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Video shows chaplain telling U.S. troops to go out and convert Afghans.

Video footage shows U.S. Army troops in Afghanistan being instructed by the top chaplain in the country to "hunt people for Jesus" and to spread Christianity across the Muslim country.

Al Jazeera, the Qatar-based television news outlet, broadcast the footage Monday. It was filmed about a year ago by documentary filmmaker and former U.S. soldier Brian Hughes. The video shows Lieutenant-Colonel Gary Hensley, the chief of the U.S. military chaplains in Afghanistan, instructing soldiers that, as Christians, they have a responsibility "to be witnesses for" Jesus Christ.

"The special forces guys-they hunt men basically. We do the same things as Christians, we hunt people for Jesus. We do, we hunt them down. Get the hound of heaven after them, so we get them into the kingdom. That's what we do, that's our business," Hensley is seen saying in the year-old video.

The U.S. Central Command formally and officially forbids "proselytizing of any religion, faith or practice." Al Jazeera reported that, "The chaplains appear [in the footage] to have found a way around the regulation known as General Order Number One."

"Do we know what it means to proselytize?" Captain Emmit Furner, a military chaplain, is seen asking the group.

"It is General Order Number One," an unidentified soldier replies.

"You can't proselytize but you can give gifts," Watt then is seen saying, referring to gifts of Bibles and other Christian literature.

Soldiers have also been found importing Bibles translated into Pashto and Dari--languages native to Afghanistan. The military suggested the Bibles were brought by soldiers for their own personal use, but Hughes pointed out that soldiers weren't learning native languages by reading translations of the Bible.

Trying to convert Muslims is illegal in Afghanistan and the fact that the video footage is being broadcast on Al Jazeera channel guarantees it will be seen across the Muslim world. Many commentators believe it will feed the perception that the U.S. is engaging in a neo-Crusader war against Islam.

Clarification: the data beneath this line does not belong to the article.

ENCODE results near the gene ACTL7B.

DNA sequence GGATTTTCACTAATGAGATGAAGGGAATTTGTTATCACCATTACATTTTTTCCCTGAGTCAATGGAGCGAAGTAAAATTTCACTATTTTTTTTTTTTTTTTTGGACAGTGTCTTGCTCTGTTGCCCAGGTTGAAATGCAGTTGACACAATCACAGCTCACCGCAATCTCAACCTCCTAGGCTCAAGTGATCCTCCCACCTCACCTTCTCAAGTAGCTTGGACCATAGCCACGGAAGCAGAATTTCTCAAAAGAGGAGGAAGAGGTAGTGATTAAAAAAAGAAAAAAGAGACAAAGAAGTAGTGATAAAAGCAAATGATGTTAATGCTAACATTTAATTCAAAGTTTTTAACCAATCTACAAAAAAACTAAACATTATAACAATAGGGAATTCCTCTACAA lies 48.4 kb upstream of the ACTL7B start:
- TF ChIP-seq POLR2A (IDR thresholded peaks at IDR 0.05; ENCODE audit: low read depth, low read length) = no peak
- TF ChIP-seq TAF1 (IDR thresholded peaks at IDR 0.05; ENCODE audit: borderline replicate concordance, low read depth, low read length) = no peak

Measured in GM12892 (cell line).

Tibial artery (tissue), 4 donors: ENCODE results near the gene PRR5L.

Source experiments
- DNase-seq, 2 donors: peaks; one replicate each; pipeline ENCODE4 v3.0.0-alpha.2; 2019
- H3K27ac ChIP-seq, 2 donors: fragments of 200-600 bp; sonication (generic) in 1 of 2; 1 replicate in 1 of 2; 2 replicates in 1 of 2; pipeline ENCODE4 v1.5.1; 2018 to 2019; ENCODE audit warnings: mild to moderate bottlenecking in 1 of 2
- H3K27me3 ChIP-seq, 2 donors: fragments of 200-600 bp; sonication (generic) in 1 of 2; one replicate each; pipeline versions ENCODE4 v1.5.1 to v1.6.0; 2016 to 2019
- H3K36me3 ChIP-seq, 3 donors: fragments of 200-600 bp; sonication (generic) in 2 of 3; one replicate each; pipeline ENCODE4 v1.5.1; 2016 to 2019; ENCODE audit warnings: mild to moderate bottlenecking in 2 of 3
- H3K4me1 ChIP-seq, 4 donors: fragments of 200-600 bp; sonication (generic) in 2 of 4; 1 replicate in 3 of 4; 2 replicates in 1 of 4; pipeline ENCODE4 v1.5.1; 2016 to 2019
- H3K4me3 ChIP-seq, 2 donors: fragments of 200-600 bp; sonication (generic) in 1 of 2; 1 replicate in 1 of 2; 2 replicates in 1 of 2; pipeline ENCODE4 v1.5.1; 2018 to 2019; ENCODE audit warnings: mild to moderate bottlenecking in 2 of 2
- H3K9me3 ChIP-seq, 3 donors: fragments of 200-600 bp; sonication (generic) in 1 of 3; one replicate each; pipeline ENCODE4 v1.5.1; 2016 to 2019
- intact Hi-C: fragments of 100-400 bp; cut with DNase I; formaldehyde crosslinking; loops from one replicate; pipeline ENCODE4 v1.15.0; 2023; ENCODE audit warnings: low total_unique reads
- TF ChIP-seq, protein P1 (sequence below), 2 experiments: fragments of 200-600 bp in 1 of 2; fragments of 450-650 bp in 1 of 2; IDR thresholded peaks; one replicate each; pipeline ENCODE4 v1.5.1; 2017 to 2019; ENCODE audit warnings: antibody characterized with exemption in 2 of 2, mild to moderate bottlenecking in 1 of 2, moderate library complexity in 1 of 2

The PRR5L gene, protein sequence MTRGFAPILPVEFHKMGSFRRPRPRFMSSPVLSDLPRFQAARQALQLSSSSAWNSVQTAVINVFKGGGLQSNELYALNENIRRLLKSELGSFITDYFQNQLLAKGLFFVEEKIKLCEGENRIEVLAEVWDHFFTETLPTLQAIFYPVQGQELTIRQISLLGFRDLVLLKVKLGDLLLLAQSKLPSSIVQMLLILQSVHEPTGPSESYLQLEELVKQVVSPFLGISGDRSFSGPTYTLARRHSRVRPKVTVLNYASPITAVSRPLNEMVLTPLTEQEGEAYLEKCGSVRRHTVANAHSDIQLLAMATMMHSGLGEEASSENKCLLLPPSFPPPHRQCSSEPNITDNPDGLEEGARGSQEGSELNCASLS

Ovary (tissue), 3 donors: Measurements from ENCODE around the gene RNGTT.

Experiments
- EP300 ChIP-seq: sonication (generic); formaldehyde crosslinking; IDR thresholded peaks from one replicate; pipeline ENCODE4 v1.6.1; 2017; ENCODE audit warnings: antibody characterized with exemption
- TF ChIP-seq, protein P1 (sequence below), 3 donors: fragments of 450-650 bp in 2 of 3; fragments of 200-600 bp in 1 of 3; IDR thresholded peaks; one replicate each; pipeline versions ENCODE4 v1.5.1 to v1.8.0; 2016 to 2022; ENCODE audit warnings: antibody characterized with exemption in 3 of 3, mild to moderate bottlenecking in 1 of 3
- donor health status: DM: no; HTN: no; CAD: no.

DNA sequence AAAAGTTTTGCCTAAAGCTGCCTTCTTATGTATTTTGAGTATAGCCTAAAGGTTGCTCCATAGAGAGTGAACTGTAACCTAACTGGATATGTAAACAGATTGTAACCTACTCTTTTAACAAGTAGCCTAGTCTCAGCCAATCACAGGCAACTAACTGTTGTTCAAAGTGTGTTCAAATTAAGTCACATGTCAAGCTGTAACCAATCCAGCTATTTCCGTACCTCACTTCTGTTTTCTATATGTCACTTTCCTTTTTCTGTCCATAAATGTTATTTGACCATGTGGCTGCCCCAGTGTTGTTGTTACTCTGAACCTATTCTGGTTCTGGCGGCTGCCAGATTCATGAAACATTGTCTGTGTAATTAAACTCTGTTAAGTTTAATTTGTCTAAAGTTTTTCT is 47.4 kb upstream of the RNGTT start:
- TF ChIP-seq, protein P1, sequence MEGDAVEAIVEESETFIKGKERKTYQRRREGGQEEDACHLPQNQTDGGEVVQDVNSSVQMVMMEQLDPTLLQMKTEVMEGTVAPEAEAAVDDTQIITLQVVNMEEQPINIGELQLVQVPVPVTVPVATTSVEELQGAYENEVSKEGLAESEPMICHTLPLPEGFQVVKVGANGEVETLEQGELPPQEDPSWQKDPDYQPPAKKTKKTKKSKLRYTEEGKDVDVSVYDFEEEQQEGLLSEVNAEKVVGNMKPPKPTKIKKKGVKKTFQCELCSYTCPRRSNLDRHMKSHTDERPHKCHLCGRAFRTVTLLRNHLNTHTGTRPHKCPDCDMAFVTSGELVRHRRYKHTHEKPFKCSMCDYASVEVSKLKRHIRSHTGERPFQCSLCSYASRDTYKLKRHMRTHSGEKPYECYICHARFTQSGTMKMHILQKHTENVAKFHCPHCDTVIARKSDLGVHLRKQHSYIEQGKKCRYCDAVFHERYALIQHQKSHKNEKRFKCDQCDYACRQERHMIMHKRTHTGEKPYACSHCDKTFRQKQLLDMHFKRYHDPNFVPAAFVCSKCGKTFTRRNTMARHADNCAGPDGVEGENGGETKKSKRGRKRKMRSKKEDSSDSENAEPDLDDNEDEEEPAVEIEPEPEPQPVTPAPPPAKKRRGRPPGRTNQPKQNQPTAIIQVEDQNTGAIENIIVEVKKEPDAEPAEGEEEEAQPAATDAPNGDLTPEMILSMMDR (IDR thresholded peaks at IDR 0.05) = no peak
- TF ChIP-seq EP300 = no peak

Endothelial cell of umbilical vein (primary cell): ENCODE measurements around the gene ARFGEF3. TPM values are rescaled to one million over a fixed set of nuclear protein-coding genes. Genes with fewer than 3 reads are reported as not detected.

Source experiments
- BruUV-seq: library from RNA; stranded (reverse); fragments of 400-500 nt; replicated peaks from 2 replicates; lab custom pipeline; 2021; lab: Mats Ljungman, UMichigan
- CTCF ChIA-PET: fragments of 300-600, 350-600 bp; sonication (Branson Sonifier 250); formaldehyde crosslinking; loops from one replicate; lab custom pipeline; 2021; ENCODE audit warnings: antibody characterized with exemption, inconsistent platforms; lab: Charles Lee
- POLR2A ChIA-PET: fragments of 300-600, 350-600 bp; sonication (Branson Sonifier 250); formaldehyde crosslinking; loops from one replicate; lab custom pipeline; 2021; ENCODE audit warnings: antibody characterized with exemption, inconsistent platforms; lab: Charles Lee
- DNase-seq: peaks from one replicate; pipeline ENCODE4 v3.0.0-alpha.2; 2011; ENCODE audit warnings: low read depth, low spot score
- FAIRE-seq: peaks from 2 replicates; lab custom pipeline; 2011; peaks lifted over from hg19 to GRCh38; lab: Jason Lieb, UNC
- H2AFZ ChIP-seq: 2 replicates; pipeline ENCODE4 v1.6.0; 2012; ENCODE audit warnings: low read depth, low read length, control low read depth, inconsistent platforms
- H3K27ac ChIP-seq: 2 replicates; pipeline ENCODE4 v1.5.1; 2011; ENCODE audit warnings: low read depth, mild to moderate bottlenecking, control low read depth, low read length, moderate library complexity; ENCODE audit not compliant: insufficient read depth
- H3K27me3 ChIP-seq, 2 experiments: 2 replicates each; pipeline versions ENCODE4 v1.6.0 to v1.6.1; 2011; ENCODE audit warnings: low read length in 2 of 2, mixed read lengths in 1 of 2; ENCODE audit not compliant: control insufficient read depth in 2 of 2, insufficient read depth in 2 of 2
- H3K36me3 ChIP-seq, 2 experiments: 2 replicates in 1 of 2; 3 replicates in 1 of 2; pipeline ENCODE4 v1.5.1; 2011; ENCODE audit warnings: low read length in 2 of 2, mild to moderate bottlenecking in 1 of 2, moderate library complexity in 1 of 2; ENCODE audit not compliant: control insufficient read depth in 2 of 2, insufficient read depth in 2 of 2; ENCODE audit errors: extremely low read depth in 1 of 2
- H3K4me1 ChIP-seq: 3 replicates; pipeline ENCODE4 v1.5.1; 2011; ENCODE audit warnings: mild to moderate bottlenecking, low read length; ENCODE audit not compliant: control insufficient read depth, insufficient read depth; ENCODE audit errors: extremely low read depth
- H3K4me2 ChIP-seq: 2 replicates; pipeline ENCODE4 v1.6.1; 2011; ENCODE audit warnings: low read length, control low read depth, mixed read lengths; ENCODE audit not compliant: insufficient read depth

The U.S. military denies the practice is officially sanctioned. Spokesperson Major Jennifer Willis said comments from sermons filmed at Bagram were taken out of context and that the translated Bibles were never distributed to Afghan citizens.

"That specific case involved a soldier who brought in a donation of translated Bibles that were sent to his personal address by his home church. He showed them to the group and the chaplain explained that he cannot distribute them," Willis said. "The translated Bibles were never distributed as far as we know, because the soldier understood that if he distributed them he would be in violation of General Order One, and he would be subject to punishment."

Hughes, however, told Al Jazeera, "[U.S. soldiers] weren't talking about learning how to speak Dari or Pashto by reading the Bible and using that as the tool for language lessons. The only reason they would have these documents there was to distribute them to the Afghan people. And I knew it was wrong, and I knew that filming it, ... documenting it would be important."
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Title Annotation:Faith: Religion and the world
Publication:Iran Times International (Washington, DC)
Date:May 8, 2009
Words:511
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